Lucas Hesse is a Mainz-based graphic designer bringing his experience of studying in Seoul and Germany to inform his culture-focused practice. Under the enlightening supervision of Eike König, at his communication design course in Offenbach, Lucas’ international years as a student made him “curious about how different personalities and people from different cultures approach design.” It taught the designer how some influences can indirectly effect one another, and Lucas brings this principle to a graphic design practice focused on typography, editorial and graphic design.
“My work is built very systematically”, Lucas tells It’s Nice That. “I break down the content into its simplest form and put it in a graphic scheme that’s as straightforward as possible.” This is seen in the designer’s Swiss-inspired work that focuses on grid-based simplicity which offers the viewer an obtainable clarity. Lucas’ “reduced graphic” aesthetic also translates through a mainly monochrome colour scheme, amplified by designs that are based on the “graphic environment” such as geometric shapes or contours.
Though the graphic designer’s work may seem particularly rigid with its dedication to the grid, Lucas stays flexible and experimental in his creative process by working almost entirely in the digital workspace, which allows him to play with graphic elements in a digital capacity. For instance, Lucas designed a series of animated posters that use simple modes of movement to elevate the humble poster. The posters are “heavy in concept”, rooted in the “principles behind how an animated poster can work”, juggling the balance between the type’s movement and legibility.
Additionally, Lucas designed the publication, Dilettantische Ästhetik in collaboration with Julian Lehmann which looks into the world of “amateur” graphic design. Translating as Amateurish Aesthetics, the publication invites the viewer to think “outside the box of current trends” as the book’s content focuses on unusual and unexpected design delights. “If you look into the university’s of design you will notice that global trends are copied and modified again and again”, explains Lucas. “And this will happen as long as new trends pop up”, which will always be the case as certain aesthetics find their place in the eternal loop of vintage design coming back into fashion.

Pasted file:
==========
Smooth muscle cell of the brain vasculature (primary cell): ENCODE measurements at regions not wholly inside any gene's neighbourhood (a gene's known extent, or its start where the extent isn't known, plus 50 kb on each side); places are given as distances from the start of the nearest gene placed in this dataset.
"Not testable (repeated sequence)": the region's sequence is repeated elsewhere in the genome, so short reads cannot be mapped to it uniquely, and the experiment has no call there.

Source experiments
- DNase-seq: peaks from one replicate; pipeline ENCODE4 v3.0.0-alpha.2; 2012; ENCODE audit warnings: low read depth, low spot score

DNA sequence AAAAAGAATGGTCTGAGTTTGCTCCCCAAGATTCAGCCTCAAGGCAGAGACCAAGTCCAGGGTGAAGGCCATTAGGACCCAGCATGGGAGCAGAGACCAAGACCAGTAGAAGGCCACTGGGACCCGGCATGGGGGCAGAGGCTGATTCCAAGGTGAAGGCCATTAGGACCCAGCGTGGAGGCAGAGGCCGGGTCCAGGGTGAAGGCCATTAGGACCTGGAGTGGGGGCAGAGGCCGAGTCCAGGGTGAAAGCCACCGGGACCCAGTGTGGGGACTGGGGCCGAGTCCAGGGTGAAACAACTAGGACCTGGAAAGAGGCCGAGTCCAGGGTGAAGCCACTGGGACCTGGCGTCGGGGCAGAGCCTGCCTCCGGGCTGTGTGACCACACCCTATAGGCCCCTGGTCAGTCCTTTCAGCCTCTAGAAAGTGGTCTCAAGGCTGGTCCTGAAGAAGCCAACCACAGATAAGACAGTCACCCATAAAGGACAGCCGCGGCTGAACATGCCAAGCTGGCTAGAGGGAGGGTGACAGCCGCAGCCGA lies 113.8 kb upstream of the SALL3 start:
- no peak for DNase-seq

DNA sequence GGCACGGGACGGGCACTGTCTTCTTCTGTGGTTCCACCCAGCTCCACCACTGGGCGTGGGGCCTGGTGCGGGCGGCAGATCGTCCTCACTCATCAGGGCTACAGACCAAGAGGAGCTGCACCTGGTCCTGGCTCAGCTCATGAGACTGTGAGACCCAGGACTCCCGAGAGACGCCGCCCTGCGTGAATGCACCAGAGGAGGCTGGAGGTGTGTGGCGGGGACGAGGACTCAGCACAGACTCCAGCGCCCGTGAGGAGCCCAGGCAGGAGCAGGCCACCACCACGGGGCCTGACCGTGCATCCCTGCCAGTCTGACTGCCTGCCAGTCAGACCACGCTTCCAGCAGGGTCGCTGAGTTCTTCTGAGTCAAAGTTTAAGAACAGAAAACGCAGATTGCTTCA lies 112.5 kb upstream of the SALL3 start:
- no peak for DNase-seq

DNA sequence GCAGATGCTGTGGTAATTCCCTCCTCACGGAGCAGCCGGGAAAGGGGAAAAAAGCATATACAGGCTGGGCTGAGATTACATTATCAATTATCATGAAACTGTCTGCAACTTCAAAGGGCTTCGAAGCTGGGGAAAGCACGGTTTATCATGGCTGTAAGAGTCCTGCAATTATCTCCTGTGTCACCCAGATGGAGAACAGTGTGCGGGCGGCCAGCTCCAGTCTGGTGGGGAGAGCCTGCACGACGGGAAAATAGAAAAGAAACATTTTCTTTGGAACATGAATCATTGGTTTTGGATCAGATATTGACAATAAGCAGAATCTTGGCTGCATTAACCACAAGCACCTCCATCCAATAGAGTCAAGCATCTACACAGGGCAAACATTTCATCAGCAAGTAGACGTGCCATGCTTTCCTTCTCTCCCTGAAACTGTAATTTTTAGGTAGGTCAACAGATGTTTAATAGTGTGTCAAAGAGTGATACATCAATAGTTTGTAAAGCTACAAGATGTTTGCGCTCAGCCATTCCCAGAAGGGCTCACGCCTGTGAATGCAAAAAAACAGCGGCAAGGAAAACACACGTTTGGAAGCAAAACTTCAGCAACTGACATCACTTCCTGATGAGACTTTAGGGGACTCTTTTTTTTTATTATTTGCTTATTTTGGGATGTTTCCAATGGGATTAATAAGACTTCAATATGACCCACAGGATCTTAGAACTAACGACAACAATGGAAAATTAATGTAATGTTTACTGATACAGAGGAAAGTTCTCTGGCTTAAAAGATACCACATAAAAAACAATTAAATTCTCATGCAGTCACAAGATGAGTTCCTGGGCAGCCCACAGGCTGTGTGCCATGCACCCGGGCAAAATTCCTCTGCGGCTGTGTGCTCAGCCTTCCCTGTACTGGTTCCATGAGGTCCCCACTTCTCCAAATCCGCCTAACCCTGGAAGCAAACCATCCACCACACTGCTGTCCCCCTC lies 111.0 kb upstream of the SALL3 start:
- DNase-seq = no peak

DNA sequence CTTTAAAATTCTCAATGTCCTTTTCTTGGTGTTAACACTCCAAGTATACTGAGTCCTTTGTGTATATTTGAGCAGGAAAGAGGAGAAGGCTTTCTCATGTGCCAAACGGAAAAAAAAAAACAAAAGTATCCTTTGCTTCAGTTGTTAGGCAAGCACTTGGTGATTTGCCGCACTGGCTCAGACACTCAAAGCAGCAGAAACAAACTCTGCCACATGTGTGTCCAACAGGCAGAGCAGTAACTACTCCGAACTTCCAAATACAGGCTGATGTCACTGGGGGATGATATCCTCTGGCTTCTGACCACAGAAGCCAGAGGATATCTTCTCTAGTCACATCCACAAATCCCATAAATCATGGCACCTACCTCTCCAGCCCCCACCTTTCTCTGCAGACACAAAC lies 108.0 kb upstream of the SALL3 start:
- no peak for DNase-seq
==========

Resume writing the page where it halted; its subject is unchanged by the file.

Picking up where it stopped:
However, “to avoid this loop”, Lucas and his collaborators “started looking for new aesthetics that were not generated by professional graphic designers”, collecting and documenting various works designed by non-professionals. These found pieces were then “analysed to find new design concepts for individual chapters.” Each new segment starts with a found piece of design and picks up individual design elements that offer something different to world of the graphic design professionals. With a well-informed practice that shows an understanding of cultural design differences and design history, Lucas’ blossoming design career is off to a good start, bringing design that is well-executed and appreciative of alternative sources of creativity.
- Pedro Destefani explores the relationship between Stan Smith the man and the brand
- Xiaopeng Yuan reinterprets the Chinese fable, The Butterfly Lovers, in a series for Télévision magazine
- Creativity and control: Stanley Kubrick's obsessiveness and the meticulous films it produced
- Oscar Maia translates the essence of his native Porto into a new publication
- Louise Bonnet paints exaggerated bodies as symbols of melancholy and loneliness
- Mathieu Larone illustrates the "elusive liminal space between the cryptic and the understandable"
- Pornhub decides to try out beesexuality with new awareness campaign
- “The time just feels right”: Stuart Brumfitt and Mirko Borsche, editor and designer of The Face, on its relaunch
- Graphic designer Shao Nian's portfolio ranges from academic publishing to experimental magazines
- Daniel Gebhart de Koekkoek recreates the ingenious yet useless inventions of Chindōgu
- The Washington Post's climate change issue features 24 equally important covers
- Philip Gerald's lowbrow, crude paintings are a reflection of his views on the art world